Application to Keele University in 2020/21

This student applied in the 2020/21 application cycle and therefore the selection process at Keele may have changed since then. You should read all the information a University sends you about the selection process to get the most up to date details!

Remember to check out the glossary at the bottom of the page for our explanations of all the jargon we medical students like to use!

Our Summary
Course: Standard undergraduate entry

Online MMI interview

Admissions Tests: UCAT

Before I made my application…

Choosing to apply

When did you decide you wanted to apply to medicine?
Towards the very end of Year 12 & start of Year 13.

How did you choose what medical schools to apply to?
I mainly chose based on how close universities were to my home and also the support available at different universities for my individual needs. I also preferred universities with smaller year groups, and more clinical placements.

Completing work experience

What types of work experience did you do?
Customer service role (voluntary)

How much work experience did you do?
I didn’t do any clinical work experience, and had only been volunteering at a charity shop as work experience which I reflected on in interviews and my personal statement.

How did you find your work experience opportunities?
I had attempted to get work experience through school but wasn’t too successful unfortunately.

During the application process…

Admissions tests

What admissions test did you sit?
University Clinical Aptitude Test (UCAT):

How did you prepare for your admissions test?
I tried to do a couple of questions from each domain on Medify (Medify) each day leading up to the UCAT. I had also received advice to not prepare for too long before the UCAT, so I followed this and gave myself no longer than 3 weeks which worked well as a balance between still having time to relax over the summer break and have time to prepare for the UCAT as well. I left the official UCAT practice papers for the couple days before my UCAT as I knew they’d probably be the most realistic practice.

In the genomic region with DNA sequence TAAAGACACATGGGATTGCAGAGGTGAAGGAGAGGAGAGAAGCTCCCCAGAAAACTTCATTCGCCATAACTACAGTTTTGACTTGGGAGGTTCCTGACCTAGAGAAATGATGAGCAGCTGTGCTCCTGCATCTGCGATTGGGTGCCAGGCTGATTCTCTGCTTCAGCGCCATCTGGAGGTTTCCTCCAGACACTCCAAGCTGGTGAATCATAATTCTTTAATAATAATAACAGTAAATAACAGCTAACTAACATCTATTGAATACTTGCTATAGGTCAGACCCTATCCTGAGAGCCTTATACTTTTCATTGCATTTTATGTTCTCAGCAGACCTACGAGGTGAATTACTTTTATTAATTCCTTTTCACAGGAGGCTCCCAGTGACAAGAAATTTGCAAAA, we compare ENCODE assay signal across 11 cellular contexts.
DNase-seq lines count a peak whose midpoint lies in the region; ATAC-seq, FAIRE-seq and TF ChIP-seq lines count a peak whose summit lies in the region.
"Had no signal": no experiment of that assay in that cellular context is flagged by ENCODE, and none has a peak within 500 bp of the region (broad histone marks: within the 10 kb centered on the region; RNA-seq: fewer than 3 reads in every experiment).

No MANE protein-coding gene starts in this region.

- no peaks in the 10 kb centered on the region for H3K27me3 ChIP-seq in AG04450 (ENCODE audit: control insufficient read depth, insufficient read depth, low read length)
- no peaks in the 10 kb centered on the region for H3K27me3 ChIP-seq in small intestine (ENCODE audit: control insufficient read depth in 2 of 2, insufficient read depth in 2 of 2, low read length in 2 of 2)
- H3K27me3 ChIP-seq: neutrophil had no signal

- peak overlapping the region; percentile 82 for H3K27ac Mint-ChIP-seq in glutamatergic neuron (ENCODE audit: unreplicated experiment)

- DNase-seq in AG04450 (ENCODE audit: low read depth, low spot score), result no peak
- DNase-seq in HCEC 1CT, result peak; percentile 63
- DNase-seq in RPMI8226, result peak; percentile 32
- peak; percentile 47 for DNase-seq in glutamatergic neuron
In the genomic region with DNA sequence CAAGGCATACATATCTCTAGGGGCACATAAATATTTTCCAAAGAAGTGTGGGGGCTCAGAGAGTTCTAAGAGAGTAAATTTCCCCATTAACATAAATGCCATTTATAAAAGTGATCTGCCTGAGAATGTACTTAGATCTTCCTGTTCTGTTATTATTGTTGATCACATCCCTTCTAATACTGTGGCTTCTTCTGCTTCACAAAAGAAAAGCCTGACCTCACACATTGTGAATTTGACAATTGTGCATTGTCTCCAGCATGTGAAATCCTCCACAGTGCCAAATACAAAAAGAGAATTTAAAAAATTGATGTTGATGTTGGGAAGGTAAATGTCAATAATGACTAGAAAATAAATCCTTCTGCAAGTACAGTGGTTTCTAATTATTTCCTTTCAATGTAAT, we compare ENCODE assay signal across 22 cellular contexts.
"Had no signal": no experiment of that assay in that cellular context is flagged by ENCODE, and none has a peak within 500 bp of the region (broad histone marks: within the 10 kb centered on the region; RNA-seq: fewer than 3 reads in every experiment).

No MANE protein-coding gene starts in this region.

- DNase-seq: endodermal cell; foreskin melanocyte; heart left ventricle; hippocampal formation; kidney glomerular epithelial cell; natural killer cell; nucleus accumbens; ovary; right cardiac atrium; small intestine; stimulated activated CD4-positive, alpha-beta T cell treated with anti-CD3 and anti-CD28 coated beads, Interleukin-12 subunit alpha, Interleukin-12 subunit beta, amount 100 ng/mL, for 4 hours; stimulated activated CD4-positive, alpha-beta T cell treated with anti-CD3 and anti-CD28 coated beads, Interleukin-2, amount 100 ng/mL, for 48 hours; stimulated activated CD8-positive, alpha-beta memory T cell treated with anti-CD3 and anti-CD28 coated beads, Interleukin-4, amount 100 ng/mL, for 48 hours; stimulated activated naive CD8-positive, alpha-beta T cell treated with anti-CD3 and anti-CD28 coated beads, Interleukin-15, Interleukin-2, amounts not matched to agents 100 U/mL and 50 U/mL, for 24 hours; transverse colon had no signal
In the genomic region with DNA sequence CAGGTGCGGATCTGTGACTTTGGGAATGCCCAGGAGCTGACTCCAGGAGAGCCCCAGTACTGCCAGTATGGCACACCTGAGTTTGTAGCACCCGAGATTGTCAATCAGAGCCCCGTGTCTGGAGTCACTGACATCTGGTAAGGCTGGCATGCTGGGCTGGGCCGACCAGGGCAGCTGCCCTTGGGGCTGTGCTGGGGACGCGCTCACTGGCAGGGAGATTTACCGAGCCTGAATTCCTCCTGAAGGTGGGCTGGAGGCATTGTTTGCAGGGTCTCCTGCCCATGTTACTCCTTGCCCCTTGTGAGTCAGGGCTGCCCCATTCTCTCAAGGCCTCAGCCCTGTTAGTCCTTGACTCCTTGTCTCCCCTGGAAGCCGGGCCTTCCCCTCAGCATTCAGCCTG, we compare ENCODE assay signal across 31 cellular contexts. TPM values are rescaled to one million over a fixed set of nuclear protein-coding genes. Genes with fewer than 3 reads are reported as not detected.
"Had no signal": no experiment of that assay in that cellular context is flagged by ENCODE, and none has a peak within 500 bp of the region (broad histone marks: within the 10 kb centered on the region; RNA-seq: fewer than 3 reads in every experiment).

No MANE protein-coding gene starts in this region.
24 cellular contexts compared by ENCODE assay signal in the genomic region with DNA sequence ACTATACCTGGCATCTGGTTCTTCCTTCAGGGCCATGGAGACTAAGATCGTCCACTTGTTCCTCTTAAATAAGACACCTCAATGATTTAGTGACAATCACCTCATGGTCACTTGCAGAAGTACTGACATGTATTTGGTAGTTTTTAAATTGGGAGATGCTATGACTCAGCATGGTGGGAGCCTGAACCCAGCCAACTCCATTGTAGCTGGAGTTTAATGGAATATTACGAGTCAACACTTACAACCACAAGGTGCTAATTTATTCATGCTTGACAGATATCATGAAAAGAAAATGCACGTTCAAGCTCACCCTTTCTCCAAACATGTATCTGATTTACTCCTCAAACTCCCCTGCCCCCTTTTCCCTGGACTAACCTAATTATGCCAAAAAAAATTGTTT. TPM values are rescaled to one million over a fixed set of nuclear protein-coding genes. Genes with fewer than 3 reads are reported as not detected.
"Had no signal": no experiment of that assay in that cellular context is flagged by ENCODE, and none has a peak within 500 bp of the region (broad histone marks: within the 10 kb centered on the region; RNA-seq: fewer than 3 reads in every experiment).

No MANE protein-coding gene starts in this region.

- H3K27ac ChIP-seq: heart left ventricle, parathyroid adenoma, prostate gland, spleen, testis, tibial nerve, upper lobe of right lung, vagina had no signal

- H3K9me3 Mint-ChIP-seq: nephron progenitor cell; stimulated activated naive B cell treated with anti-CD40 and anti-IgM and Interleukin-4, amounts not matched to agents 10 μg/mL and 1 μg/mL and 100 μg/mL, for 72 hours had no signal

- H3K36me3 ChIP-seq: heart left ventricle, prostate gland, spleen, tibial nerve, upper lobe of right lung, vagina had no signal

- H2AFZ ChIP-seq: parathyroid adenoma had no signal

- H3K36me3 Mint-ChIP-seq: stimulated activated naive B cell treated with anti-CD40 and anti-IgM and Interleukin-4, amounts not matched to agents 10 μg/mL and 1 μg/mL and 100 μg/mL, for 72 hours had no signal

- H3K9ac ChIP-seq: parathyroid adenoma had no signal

What resources did you use?
I used Medify (which was paid), as well as the official UCAT practice tests on the week of my exam. The official UCAT practice tests were really helpful, and I can’t remember very much about Medify but I remember that some sections were easier and some were harder than my actual UCAT, although I know experiences vary between many. I think in particular I found Abstract Reasoning less challenging on the actual UCAT compared to some of the Medify ones although I’d still just say practice was the absolute best way for me to prepare.


What type of interview did you do?
MMI: Multiple Mini Interview. This type of interview usually includes several short interviews or ‘stations’ which may involve different types of questions and scenarios. This is different compared to a panel interview, which may cover the same scenarios/types of questions but be a more ‘traditional’ sit-down interview.

How did you prepare for your interview?